It’s hard to take issue with the Manhattan Board of Education’s 5-2 decision to require Manhattan High School sophomores to eat lunch at school beginning next August. That said, the board, which is expected to revisit the “open lunch” policy for older students in the future, was wise to stop with sophomores.
State driving regulations were the impetus for closing lunch for sophomores. As Doug Messer, the district’s transportation director and a former school board member, pointed out earlier this month, Kansas drivers younger than 17 or who have not had a restricted license for at least six months are prohibited from driving with more than one friend under age 18 in the vehicle.
That might not cover all sophs, but neither is the board’s prohibition overly restrictive. After all, construction has vastly improved the ambience in the dining area as well as the rest of the high school. Moreover, though open lunch has existed so long it might seem like an entitlement, it is, indeed, a privilege.
We hope it’s a privilege that juniors and seniors hold on to when the board revisits the issue in the spring of 2014.
The two board members who opposed open lunch, even for juniors and seniors, were Pete Paukstelis and Walt Pesaresi. They argued that closed lunch would eliminate the risk of students being killed in car accidents during lunch.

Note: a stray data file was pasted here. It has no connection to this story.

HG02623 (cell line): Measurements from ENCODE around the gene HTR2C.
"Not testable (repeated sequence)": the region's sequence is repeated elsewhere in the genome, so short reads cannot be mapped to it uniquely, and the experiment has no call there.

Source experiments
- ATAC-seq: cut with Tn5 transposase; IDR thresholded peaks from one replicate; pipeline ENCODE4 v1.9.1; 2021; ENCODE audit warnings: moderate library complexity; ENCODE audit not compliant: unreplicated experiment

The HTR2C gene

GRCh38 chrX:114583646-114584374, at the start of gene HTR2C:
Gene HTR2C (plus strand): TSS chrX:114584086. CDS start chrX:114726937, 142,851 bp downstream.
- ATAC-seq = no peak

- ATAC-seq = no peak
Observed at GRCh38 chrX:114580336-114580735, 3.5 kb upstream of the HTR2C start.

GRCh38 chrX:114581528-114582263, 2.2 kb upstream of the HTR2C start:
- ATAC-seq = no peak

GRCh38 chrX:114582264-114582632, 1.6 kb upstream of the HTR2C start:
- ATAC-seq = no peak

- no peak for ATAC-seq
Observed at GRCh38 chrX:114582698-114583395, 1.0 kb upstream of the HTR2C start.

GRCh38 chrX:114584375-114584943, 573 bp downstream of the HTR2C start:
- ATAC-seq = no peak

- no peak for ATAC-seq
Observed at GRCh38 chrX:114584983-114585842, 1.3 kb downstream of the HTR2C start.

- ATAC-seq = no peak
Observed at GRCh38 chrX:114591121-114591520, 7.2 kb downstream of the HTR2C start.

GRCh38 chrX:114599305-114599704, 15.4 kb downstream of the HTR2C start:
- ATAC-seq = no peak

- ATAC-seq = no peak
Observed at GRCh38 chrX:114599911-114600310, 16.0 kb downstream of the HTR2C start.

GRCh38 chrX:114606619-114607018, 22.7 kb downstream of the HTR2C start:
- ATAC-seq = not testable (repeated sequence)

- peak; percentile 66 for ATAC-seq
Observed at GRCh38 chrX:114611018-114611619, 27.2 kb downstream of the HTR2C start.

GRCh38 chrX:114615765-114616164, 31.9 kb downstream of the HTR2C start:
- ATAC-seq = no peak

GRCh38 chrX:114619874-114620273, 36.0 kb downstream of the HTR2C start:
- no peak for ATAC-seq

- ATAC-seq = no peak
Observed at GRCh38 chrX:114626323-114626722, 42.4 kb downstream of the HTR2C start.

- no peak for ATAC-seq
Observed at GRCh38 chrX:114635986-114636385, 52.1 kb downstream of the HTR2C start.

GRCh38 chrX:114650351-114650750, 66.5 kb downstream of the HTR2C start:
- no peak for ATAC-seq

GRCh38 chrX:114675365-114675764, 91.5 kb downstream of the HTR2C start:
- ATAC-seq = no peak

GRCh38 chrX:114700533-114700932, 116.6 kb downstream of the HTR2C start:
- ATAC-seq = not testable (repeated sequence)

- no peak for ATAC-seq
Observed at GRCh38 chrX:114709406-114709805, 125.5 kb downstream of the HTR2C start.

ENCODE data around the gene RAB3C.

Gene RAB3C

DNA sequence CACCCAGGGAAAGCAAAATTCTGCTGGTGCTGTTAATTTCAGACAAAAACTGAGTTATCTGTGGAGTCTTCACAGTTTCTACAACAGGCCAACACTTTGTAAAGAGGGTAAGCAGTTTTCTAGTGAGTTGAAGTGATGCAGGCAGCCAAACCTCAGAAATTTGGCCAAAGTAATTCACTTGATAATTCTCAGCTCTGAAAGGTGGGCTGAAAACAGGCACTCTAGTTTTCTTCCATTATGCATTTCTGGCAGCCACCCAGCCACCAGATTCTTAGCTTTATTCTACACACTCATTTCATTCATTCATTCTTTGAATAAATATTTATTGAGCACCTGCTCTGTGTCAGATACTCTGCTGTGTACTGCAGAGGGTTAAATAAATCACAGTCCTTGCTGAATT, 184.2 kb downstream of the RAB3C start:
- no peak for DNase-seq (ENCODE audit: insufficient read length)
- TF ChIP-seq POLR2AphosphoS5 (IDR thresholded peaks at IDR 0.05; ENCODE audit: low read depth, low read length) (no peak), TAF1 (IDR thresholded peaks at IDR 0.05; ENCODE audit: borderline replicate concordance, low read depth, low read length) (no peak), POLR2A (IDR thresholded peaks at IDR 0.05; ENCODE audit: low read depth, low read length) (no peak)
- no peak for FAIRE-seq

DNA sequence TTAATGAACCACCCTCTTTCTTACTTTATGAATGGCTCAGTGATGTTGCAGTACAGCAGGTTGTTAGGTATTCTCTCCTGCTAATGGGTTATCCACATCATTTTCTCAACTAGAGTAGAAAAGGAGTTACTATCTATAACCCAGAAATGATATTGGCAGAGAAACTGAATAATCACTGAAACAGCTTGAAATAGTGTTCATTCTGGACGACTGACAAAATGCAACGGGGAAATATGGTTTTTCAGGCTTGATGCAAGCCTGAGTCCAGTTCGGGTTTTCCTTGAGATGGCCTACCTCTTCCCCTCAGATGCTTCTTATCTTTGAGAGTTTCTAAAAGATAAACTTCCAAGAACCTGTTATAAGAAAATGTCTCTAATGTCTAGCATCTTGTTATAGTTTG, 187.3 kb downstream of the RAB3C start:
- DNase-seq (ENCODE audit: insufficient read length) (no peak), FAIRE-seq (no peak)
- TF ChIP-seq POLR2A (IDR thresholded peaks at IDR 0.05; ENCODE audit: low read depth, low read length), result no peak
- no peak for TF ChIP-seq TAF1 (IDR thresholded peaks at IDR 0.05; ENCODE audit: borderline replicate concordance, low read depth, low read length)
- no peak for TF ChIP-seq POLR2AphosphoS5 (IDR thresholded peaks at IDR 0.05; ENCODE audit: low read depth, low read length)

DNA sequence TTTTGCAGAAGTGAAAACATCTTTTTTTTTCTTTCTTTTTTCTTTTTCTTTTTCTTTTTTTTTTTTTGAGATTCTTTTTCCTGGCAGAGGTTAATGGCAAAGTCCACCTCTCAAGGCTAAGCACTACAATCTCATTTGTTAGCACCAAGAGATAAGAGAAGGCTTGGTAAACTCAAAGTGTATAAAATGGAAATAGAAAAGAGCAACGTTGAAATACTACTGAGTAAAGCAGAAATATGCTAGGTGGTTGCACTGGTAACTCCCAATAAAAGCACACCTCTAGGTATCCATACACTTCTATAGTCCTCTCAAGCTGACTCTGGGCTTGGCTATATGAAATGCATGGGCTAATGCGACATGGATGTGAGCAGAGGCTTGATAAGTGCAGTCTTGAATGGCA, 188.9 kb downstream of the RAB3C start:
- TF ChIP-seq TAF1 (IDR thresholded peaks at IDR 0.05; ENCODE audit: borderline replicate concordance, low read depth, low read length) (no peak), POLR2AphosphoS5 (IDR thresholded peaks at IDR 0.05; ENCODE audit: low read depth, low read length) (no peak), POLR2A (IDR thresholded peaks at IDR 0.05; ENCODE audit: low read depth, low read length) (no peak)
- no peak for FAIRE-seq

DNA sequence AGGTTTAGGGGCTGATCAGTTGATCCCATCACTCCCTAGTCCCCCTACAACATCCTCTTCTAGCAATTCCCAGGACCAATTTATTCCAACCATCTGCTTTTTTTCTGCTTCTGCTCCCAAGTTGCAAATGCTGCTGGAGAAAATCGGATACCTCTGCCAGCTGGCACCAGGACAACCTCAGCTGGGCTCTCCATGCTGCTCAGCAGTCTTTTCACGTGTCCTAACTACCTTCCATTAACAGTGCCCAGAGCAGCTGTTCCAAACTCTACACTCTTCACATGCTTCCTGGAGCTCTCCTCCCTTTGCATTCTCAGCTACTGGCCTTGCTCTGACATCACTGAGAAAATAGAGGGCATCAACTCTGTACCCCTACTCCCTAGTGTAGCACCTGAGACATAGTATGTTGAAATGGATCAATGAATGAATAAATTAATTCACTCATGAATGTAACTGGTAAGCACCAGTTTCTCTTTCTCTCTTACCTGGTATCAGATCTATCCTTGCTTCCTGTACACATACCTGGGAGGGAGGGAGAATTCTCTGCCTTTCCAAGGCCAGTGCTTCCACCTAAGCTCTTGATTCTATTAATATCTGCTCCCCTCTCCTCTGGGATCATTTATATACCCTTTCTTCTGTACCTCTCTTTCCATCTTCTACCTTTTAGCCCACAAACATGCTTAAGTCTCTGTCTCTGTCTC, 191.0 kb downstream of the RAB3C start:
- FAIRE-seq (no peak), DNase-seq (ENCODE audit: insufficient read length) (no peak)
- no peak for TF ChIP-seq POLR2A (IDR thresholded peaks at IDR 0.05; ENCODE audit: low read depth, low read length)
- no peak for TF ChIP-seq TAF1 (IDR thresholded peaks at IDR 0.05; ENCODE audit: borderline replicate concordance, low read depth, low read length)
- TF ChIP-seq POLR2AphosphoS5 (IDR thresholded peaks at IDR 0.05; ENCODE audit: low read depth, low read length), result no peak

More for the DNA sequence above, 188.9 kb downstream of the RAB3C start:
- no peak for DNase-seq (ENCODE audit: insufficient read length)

“Why are we willing to take that chance?” Mr. Paukstelis asked, saying he didn’t know “what I would tell the parent of a student who was killed during an accident at lunch and why I thought it was OK to keep it open.”
Such a death would be a tragedy. Nevertheless, board members needn’t feel culpable unless their policy required students to leave school for lunch and exposed them to potential hazards.
In our view, even with better lunch facilities at MHS, there is little reason to require juniors and seniors to eat lunch in school. As board member Leah Fliter pointed out, Riley County Police Department Director Brad Schoen, whose children graduated from MHS, indicated that open lunch was not a safety problem. In fact, he said the school resource officer, an RCPD officer assigned to MHS, thinks allowing students to leave for lunch gives them a chance to let off steam.
Board President Dave Colburn made an important point in noting that parents (who more often than not own and insure the vehicles their children drive) can prohibit their children from going out to lunch — or even from driving to school.
Now that the board has a new policy, it must enforce it. That could be difficult. Short of hiring someone to check the year of every student coming or going at lunch, perhaps the best the high school could do is sharply curtail entrances and exits during lunch and conduct enough random checks to give sophomores pause before sneaking out. Hopefully, enough of them will find, as board member Beth Tatarko did, that lunch in school can be quite enjoyable — and a lot less hurried.